Financial Daily from THE HINDU group of publications
Friday, Apr 26, 2002
Travel & Places
Columns - Slowburn
Head for the hills
Timeri N. Murari
IT IS summer. This is the time when those who can afford it head for the hills. The schools have closed and so have our courts. I am not sure why our courts take such long summer breaks. I know it was a British habit and, as the judges were British, they needed to escape the heat. But it is 54 years since we last saw a Britisher on the Bench, and yet we cling to those old customs.
They were the ones who discovered and created our hill stations. They went out and cut a path through thick jungle to reach Ooty, Kodaikanal, Simla, Nainital. They must have been surprised to find that these hilly places were 20 degrees cooler than the plains or the coastal regions. Having made that discovery, they built their cottages, clubs, and small hotels, so that when summer struck its thunderbolts of heat, they could play in the cool of our hills. I cannot blame them for wanting to escape the heat. And when we saw them packing up and heading for the hills, we followed suit.
Of course, prior to them, we did not do such things. We stuck it out in our heat, praying for the rains and dreaming of the cooler times to come. Except for those tribals in the hills, the majority of our ancestors had no idea that there were cool places nearby. The Mughals, and the others, who ruled us out of Delhi, headed to Kashmir. They built their palaces and gardens, so they could loll in shady places and wait it out. No one heads for Kashmir these days, except for the jihadis.
Our hill stations now have become as ugly as our cities. They remain cool, though not as once they must have been when the forests surrounded them. We have cleared away the irritating forests and their cover, so we can build our cottages that are meant to look like those old British ones. Come the heat, and we pack our bags and children and camp out in the hills, the way the British did long ago.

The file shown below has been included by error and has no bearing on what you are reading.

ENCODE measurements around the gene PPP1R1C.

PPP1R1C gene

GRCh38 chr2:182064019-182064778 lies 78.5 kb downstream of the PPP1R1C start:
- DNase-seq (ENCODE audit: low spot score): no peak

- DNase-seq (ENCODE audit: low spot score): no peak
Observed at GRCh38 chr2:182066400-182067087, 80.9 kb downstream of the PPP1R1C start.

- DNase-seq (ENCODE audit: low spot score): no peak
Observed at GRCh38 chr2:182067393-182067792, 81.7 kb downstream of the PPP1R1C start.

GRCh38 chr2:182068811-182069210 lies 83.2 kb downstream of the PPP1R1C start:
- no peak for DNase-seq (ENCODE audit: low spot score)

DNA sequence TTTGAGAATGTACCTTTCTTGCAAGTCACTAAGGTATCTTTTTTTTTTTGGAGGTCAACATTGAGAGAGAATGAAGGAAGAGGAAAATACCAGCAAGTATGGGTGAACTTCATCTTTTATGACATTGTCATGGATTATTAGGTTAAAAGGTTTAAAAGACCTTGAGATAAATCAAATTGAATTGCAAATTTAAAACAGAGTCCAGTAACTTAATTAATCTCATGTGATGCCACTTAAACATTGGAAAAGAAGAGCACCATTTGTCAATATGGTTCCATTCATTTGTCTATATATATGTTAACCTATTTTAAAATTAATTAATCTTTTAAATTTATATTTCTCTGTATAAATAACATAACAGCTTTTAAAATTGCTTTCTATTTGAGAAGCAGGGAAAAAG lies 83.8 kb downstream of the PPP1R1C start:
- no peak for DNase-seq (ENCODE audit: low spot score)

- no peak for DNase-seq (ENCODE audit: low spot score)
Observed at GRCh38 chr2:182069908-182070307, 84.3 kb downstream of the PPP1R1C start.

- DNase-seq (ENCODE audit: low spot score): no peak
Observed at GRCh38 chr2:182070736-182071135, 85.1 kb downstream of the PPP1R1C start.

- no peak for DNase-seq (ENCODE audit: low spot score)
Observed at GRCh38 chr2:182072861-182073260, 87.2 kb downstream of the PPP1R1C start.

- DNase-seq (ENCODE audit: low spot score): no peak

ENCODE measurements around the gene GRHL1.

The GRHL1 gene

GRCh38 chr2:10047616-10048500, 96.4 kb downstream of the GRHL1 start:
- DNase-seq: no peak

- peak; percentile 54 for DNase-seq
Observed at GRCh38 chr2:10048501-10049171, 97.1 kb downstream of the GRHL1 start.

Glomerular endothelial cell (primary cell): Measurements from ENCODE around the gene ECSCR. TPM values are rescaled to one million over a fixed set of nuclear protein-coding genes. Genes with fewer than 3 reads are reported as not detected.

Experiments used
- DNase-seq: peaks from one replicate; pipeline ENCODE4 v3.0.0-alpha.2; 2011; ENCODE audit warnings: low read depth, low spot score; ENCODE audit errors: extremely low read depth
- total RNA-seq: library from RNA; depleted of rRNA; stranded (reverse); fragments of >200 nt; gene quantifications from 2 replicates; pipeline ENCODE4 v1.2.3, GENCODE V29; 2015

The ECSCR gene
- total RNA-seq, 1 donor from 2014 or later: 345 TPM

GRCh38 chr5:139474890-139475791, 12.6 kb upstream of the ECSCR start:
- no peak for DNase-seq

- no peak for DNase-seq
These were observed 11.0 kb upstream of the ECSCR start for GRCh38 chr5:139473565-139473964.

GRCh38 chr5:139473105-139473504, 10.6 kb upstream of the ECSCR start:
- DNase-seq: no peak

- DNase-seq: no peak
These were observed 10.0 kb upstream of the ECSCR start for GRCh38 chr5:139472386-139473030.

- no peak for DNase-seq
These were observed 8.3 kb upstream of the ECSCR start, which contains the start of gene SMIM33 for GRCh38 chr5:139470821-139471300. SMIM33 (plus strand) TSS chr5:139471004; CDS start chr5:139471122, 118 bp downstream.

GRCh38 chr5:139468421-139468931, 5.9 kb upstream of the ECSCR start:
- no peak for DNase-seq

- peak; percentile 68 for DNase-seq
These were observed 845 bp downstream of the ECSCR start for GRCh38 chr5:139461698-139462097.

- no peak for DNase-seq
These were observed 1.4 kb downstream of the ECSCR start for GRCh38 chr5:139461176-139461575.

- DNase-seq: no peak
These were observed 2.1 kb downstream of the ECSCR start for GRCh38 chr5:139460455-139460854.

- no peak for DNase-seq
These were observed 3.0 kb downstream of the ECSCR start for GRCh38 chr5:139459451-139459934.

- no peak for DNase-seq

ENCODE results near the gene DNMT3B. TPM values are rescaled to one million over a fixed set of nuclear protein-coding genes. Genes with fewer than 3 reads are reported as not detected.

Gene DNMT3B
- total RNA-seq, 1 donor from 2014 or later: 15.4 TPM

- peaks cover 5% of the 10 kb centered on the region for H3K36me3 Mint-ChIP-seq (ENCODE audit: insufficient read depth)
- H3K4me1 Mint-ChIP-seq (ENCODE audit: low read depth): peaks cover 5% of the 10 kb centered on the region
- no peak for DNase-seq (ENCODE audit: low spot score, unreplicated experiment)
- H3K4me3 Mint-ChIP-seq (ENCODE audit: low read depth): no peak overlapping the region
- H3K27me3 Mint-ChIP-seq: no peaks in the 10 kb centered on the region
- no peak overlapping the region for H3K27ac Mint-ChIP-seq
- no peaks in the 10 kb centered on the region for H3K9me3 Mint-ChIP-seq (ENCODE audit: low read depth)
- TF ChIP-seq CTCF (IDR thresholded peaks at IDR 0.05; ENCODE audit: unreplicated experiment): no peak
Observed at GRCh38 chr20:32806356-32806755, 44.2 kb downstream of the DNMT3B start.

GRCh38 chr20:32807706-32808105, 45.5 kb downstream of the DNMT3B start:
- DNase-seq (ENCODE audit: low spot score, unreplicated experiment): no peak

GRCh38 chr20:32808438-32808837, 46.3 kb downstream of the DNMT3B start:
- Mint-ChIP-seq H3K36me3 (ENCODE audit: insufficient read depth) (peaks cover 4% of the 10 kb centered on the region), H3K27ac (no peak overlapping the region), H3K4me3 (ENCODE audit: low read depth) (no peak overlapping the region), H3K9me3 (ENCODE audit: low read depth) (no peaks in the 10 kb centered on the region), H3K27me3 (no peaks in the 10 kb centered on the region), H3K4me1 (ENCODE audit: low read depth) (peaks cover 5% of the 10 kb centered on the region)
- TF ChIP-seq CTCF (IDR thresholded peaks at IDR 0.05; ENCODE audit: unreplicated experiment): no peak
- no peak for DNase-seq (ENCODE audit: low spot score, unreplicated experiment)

Unfortunately, thousands of others have also had the same idea. They have also built their cottages and are camped out there. Along with them and to cater to their needs, have come the shops, hotels, restaurants, cars, lorries, tempo travellers and all the ills of urban India are camping out there for the summer. They bring with them the garbage, the air pollution of their cars and lorries and the noise pollution of air horns and Bollywood music pumping through the hills.
The hills are no longer a retreat from the ills of urban India. We have taken urban India along with us for our comfort and needs. We would go crazy if there were only silence and solitude. The Kodais, Ootys and Simlas are merely extensions of our daily lives in the cities we have escaped. We see the same friends, play the same game of golf with the same partners and socialise in the evenings with our old pals. Naturally, it is a lot cooler there and we always remark to each other how cool it is to be up in the hills and not sweltering the city with those unfortunate millions who cannot get away.
Come summer and the richer ones among us head for even cooler climates. At one time, the hills were their retreats. But when the herd invaded the hill stations, they decided to move further afield. This is the time of the year when you can be strolling down Oxford Street, Fifth Avenue or the Champs d' Elysees and see as many familiar faces as back home. Nearly every travel agent has booked charter tours for the richer Indians to see the world with home comforts. They have buses touring Europe and America and elsewhere with Indian cooks on board. We can now stop off at European and American hotels and have rotis and dhals to our hearts content.
We drag home along wherever we go. We can even watch Bollywood shooting the song and dance sequences in Scotland or Las Vegas and come home to catch the finished movie. Bollywood shoots these song and dances abroad as the hill stations became too crowded and familiar.
Everyone had seen the real thing, so Bollywood was forced to shoot in places no one had been before. But we are catching up with Bollywood. All those locales are familiar, even to the masses sitting in the front rows. One day, they will be out there in Las Vegas or New York.
But once the summer's over, we shut up our hill station homes, get on our long distance flights and head back to our urban wombs. Not that it has become any cooler, except by a few degrees. We do it because the Brits did it. The schools have opened and our judges have returned to their Benches. It is business as usual for everyone.
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